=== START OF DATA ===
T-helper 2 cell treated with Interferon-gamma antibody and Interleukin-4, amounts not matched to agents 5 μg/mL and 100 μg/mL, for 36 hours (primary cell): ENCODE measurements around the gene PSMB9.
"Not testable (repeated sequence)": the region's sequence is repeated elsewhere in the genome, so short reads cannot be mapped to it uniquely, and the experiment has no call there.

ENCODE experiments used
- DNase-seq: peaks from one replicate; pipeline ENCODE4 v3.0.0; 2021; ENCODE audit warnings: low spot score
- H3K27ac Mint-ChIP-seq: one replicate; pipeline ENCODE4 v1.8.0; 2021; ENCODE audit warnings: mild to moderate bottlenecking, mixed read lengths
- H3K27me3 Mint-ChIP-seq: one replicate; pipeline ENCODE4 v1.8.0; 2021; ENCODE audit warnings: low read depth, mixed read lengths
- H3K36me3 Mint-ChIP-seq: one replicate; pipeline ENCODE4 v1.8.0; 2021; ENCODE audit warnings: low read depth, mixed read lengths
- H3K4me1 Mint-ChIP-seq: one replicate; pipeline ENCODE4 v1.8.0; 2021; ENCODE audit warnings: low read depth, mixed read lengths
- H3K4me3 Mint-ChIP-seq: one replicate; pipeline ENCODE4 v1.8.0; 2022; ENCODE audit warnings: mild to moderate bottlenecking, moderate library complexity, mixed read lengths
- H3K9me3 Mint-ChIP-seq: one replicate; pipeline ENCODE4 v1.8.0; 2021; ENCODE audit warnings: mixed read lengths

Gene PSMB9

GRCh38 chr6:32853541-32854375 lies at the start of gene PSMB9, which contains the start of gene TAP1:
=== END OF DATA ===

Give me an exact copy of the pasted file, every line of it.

T-helper 2 cell treated with Interferon-gamma antibody and Interleukin-4, amounts not matched to agents 5 μg/mL and 100 μg/mL, for 36 hours (primary cell): ENCODE measurements around the gene PSMB9.
"Not testable (repeated sequence)": the region's sequence is repeated elsewhere in the genome, so short reads cannot be mapped to it uniquely, and the experiment has no call there.

ENCODE experiments used
- DNase-seq: peaks from one replicate; pipeline ENCODE4 v3.0.0; 2021; ENCODE audit warnings: low spot score
- H3K27ac Mint-ChIP-seq: one replicate; pipeline ENCODE4 v1.8.0; 2021; ENCODE audit warnings: mild to moderate bottlenecking, mixed read lengths
- H3K27me3 Mint-ChIP-seq: one replicate; pipeline ENCODE4 v1.8.0; 2021; ENCODE audit warnings: low read depth, mixed read lengths
- H3K36me3 Mint-ChIP-seq: one replicate; pipeline ENCODE4 v1.8.0; 2021; ENCODE audit warnings: low read depth, mixed read lengths
- H3K4me1 Mint-ChIP-seq: one replicate; pipeline ENCODE4 v1.8.0; 2021; ENCODE audit warnings: low read depth, mixed read lengths
- H3K4me3 Mint-ChIP-seq: one replicate; pipeline ENCODE4 v1.8.0; 2022; ENCODE audit warnings: mild to moderate bottlenecking, moderate library complexity, mixed read lengths
- H3K9me3 Mint-ChIP-seq: one replicate; pipeline ENCODE4 v1.8.0; 2021; ENCODE audit warnings: mixed read lengths

Gene PSMB9

GRCh38 chr6:32853541-32854375 lies at the start of gene PSMB9, which contains the start of gene TAP1: